This guide identifies different kinds of laws and secondary sources relevant to federal tax matters, and it points out access points to these materials for researchers.
Some authority carries more weight than other authority. The mandatory authority has the most weight; it is the law that applies to the facts of a matter before the court, and it must be addressed by the court. Other authority can still be is persuasive authority; it is made up of laws and secondary sources that can by very persuasive or not persuasive at all to a court. A court may, but need not, address persuasive authority. Unique to tax situations is substantial authority, which is made up of both the law and certain very special and very persuasive secondary sources. See IRC § 6662 for more information on secondary authority.
Statutes, like those codified in the Internal Revenue Code, followed by Regulations, like those from the Treasury Department arranged in the Code of Federal Regulations, are two types of law that can be relevant to a tax research matter. Judicial Opinions make up the third type of law that can be relevant.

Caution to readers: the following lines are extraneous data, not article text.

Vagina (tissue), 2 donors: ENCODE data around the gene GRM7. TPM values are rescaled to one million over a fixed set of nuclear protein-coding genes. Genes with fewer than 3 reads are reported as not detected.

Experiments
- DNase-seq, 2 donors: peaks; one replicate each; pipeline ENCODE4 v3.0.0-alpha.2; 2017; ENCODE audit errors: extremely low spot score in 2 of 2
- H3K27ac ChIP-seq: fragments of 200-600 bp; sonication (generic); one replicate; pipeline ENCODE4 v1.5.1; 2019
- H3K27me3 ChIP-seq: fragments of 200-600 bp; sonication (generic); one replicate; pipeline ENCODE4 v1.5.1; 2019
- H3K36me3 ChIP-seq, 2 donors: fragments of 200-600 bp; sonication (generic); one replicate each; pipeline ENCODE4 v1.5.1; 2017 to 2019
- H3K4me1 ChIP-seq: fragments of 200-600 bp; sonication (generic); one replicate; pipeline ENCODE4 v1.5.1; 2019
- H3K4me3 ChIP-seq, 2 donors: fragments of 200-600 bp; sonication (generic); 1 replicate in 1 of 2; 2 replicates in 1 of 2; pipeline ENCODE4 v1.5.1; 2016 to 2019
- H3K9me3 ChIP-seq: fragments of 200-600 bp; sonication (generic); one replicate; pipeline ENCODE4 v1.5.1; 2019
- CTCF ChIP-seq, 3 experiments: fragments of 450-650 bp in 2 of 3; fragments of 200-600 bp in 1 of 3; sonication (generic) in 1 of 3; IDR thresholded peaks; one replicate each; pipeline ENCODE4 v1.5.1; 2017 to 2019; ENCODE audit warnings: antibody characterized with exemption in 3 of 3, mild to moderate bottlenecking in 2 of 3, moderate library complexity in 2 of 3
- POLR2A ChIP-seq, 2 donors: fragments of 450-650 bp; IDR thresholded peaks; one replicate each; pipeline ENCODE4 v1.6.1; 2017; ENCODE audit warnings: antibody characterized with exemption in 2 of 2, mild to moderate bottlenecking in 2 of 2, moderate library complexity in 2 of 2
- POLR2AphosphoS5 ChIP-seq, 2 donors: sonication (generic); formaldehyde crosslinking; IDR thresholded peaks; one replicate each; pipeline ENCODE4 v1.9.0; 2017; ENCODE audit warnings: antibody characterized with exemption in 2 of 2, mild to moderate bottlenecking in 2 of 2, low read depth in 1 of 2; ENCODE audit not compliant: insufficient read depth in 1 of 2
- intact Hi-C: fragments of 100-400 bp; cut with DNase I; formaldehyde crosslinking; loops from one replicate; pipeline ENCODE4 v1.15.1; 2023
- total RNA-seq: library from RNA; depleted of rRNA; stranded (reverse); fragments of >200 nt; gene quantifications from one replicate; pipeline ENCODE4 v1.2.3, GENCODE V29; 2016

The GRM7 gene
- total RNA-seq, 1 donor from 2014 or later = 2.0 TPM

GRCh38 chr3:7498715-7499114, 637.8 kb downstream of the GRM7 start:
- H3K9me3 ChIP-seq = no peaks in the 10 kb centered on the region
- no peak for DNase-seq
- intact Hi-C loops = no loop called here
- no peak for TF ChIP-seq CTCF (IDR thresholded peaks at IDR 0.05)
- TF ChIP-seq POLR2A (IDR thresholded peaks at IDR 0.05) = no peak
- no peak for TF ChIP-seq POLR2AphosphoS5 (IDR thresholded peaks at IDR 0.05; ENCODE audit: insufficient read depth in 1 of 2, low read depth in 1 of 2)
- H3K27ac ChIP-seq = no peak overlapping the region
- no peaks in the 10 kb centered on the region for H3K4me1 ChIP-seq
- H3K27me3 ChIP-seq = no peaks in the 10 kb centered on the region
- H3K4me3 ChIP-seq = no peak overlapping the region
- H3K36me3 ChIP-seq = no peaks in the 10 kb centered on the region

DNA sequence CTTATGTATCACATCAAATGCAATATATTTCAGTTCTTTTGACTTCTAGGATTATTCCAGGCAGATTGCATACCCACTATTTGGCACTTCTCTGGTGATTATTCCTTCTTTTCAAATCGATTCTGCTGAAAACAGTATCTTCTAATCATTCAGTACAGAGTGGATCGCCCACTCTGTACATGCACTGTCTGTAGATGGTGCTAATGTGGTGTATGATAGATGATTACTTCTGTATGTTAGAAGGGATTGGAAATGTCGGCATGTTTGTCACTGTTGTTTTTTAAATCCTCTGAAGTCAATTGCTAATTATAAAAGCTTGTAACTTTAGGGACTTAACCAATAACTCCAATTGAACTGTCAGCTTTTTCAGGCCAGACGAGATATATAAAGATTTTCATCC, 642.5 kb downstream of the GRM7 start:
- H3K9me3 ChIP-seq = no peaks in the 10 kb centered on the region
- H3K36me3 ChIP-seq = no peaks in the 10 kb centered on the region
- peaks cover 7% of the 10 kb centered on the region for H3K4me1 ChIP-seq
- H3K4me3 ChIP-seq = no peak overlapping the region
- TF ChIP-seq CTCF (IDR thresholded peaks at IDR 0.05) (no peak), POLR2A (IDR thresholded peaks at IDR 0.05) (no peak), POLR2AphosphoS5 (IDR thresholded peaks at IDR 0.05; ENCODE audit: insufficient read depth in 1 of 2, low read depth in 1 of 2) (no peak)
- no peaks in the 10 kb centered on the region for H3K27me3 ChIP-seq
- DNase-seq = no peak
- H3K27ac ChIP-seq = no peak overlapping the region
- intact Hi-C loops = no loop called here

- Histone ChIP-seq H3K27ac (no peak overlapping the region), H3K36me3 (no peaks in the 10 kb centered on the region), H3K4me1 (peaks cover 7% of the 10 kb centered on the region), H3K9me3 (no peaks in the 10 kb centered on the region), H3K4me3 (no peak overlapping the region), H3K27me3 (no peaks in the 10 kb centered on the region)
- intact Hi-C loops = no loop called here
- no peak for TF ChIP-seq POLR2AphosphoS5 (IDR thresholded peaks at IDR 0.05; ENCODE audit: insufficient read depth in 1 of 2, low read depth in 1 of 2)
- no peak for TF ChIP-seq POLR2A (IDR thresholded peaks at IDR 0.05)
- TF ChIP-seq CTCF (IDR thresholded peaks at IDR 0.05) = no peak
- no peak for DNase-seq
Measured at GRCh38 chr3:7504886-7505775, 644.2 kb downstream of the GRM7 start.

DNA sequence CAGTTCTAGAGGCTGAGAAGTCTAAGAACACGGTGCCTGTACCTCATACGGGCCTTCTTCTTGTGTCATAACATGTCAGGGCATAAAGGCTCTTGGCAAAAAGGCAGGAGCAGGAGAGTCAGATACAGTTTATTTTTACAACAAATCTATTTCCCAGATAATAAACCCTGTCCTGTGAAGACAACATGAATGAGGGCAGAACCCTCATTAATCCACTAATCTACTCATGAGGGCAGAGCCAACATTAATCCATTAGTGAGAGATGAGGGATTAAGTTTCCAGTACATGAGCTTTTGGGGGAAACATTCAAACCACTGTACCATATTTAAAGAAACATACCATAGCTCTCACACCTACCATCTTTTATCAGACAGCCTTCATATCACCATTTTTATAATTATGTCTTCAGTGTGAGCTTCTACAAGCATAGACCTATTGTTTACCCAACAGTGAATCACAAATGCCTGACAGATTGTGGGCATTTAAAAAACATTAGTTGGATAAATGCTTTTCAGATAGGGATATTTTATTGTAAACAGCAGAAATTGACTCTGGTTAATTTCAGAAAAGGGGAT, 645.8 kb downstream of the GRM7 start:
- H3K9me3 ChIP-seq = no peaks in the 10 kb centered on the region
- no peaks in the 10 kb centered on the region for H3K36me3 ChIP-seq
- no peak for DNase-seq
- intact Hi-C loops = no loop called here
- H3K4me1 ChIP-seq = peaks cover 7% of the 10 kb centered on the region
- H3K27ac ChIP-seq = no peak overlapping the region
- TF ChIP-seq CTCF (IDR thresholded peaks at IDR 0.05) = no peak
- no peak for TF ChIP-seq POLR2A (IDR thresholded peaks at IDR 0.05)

Some documents from the IRS, an agency under the Treasury Department that deals with tax issues, can be exceptionally persuasive secondary sources. Opinions written by the U.S. Tax Court are given particular weight as well because the judges on the court are experts in dealing with tax matters.
Other secondary sources like treatises and articles on tax issues help one interpret and understand the law properly and refer one to relevant law and IRS documents.
Like other areas of legal research, the basic tax research method is as follows:
1. Establish the facts.
2. Identify the issues.
3. Locate authority.
4. Evaluate authority.
Repeat steps 1-4 as necessary to complete research and analysis of issues.
5. Develop conclusions and recommendations.
6. Communicate research results and recommendations.
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